The fact that a clinical negligence case had become a quantum-only dispute did not take it out of the costs management regime, meaning that the claimant’s failure to serve a costs budget restricted its recoverable costs to the court fees only, the Court of Appeal has ruled.
The case of Suriaya Jamadar v Bradford Teaching Hospitals NHS Foundation Trust, as reported on Lawtel, involved a £3m claim over negligent treatment that led to the amputation of one of the claimant’s legs.
According to Lawtel, the trust initially denied liability and the court sent the parties a form N149C stating that as it was a defended claim it appeared to be suitable for allocation to the multi-track. Shortly afterwards, the trust admitted liability and the form N149C was revoked, with judgment entered against the trust for an amount to be determined.
The parties received notice of a case management conference and though the defendant sent the claimant its costs budget, the claimant did not provide his own, despite requests. At the conference the district judge gave directions, including the appointment of five experts on each side, leading towards a five-day trial on quantum.
He also approved the trust’s costs budget and said the claimant’s failure to produce a costs budget meant his recoverable costs be confined to court fees.
The claimant applied unsuccessfully to vary the order or for relief from sanctions. A circuit judge refused his appeal, holding that the claim was self-evidently a multi-track case and that the appellant had been in breach.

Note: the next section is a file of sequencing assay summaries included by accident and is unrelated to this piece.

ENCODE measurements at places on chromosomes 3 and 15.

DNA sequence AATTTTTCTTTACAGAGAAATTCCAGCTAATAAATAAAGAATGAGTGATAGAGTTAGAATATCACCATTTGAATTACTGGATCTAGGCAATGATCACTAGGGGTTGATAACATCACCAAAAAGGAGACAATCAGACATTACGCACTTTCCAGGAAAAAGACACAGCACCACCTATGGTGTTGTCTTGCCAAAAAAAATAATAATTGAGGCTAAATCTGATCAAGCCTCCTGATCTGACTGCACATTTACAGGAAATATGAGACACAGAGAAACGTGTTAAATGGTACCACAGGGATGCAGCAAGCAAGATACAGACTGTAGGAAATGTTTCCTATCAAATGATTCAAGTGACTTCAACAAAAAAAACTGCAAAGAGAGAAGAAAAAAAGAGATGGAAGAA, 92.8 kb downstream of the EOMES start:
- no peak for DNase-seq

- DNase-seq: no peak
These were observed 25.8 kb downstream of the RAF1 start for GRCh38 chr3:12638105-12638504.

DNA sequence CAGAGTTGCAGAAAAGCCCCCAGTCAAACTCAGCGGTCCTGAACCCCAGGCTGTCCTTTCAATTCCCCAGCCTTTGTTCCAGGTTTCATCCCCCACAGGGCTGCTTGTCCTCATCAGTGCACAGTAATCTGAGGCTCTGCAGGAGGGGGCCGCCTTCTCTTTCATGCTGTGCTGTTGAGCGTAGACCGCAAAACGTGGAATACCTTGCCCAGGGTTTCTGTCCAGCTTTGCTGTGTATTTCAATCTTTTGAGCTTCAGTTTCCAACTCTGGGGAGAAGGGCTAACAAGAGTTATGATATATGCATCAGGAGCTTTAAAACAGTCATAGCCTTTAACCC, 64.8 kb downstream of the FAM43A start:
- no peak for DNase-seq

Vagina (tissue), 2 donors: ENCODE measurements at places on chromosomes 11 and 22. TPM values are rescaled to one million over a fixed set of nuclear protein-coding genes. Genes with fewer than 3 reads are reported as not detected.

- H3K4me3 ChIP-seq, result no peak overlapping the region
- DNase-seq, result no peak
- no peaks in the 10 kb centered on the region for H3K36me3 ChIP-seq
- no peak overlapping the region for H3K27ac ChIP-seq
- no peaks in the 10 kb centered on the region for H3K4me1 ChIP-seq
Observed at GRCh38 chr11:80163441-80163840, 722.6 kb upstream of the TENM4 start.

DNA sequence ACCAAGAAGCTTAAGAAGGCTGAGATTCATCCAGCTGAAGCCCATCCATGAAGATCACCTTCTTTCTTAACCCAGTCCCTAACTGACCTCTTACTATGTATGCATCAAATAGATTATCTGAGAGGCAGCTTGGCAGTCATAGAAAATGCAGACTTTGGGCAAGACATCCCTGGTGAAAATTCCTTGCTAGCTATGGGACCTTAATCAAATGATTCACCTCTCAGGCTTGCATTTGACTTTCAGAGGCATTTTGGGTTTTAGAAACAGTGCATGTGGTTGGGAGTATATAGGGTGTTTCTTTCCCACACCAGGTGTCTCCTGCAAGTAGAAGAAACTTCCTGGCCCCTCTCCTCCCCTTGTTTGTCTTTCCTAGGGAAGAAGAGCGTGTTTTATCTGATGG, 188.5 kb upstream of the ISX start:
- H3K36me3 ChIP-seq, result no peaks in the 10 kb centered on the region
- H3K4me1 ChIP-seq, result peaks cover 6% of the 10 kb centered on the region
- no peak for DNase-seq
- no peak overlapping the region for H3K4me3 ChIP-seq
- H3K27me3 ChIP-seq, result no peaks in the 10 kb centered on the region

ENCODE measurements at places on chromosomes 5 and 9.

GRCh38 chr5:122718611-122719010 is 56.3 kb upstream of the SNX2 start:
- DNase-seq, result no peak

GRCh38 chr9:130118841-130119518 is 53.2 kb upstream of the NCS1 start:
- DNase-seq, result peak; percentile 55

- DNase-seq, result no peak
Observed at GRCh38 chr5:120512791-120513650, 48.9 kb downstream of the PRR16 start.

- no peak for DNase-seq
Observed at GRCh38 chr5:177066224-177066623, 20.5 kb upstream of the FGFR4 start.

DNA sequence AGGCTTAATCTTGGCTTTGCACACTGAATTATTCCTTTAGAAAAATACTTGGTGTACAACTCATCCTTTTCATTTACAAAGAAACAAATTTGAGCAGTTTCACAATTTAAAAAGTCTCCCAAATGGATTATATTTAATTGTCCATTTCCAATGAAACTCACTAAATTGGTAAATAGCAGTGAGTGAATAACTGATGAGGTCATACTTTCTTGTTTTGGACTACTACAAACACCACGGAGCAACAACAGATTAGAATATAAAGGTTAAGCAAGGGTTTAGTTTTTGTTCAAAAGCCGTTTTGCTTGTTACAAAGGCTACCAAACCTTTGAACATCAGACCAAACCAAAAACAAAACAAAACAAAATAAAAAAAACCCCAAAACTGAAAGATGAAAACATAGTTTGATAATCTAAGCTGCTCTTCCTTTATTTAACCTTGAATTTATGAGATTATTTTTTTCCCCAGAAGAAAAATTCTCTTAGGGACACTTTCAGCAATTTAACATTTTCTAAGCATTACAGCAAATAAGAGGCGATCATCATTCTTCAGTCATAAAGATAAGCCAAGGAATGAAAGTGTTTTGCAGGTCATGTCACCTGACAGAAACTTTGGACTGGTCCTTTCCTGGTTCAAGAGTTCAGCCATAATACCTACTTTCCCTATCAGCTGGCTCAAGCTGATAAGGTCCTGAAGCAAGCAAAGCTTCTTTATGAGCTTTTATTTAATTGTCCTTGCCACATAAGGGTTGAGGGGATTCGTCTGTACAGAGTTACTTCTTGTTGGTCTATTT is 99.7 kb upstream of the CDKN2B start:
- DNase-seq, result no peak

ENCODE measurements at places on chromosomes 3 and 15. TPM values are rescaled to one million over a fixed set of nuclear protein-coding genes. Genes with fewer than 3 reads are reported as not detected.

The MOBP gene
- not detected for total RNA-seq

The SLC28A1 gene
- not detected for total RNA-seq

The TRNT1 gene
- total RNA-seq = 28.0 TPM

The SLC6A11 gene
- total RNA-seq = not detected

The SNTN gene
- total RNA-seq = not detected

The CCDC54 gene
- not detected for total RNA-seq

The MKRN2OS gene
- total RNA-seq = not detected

On second appeal, the Court of Appeal – with Lord Justice Jackson giving the ruling, with which Lindblom LJ agreed – agreed that the case was self-evidently for the multi-track. With an extensive agreed list of expert witnesses and a claim worth around £3m, “nobody could seriously think it could sensibly proceed as a fast-track case”.
The Lawtel report continued: “The fact that it was quantum-only did not take it out of the costs management regime. Quantum-only trials could be very expensive, particularly one with five expert witnesses for each side. Therefore the automatic sanction in rule 13.4 came into operation. The circuit judge had been right to uphold the district judge’s decision.”
The decision not to grant relief from sanctions was also upheld. While other judges might have been more lenient, the circuit judge’s decision was within the ambit of his discretion. “He had been very critical of the appellant’s solicitor’s decision not to produce a costs budget. His comments were proper for him to make as part of his exercise of discretion in applying the three-part test in Denton.”
Wilsons, instructing Colm Nugent of Hardwicke, acted for claimant, while Hempsons, instructing Matthew Smith of Kings Chambers, represented the defendant.